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Following the Jewish Jesus

Twenty-four years ago this week, I was in Jerusalem to cover Pope John Paul II’s epic pilgrimage to the Holy Land for NBC. After going to the Church of the Holy Sepulchre to pray at the 11th and 12th stations, I went to dinner with a graduate school classmate, Father Michael McGarry, then the director of the Tantur Ecumenical Institute.

We drove through East Jerusalem to “Philadelphia,” a Palestinian restaurant Father McGarry recommended, where we had a fine meal of local specialties, prepared and served by friendly people who were evidently grateful for our trade (much of East Jerusalem being as dead as a doornail that night). The one discordant note was struck when, on the way out of the restaurant, I noticed a large color poster featuring a photo-shopped picture of John Paul II and PLO leader Yasser Arafat under the headline, “Welcome to the Palestinian Holy Land,” a variant on the “Palestinian Jesus” theme Arafat had been retailing.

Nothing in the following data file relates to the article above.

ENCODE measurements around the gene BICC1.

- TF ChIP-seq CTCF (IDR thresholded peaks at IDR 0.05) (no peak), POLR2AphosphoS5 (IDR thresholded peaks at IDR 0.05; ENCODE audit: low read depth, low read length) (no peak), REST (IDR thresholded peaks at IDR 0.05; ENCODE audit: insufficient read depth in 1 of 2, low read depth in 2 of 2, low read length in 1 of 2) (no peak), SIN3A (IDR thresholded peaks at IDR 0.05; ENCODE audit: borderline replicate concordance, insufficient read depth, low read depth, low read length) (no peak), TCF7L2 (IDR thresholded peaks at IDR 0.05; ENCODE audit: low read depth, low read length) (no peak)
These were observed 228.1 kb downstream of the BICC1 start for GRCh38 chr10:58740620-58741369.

Insofar as there was any religious content in this crude, not-altogether-subtle attempt to de-Judaize the one whom Christians recognize as the Messiah—the Messiah promised to the Jewish people and born of a Jewish woman—it hearkened back to the ancient heresy of the Marcionites: a second-century sect that rejected the Old Testament in its entirety. Marcion and his followers claimed that the Creator God of Genesis and the God of the Jewish people’s Exodus was not the “Father” God to whom Jesus prayed; in fact, the Marcionites claimed that Jesus’s mission, as he understood it, was to overthrow and displace this “God of the Law” with the “God of Love.” Marcion rejected three of the four canonical gospels, accepting only an edited version of the gospel of Luke.

And therein lay this heretic’s one positive contribution to Christianity: he forced the Church to clarify its own canon of Scripture, which of course includes the gospels Marcion rejected.

Read more at Catholic World Report 

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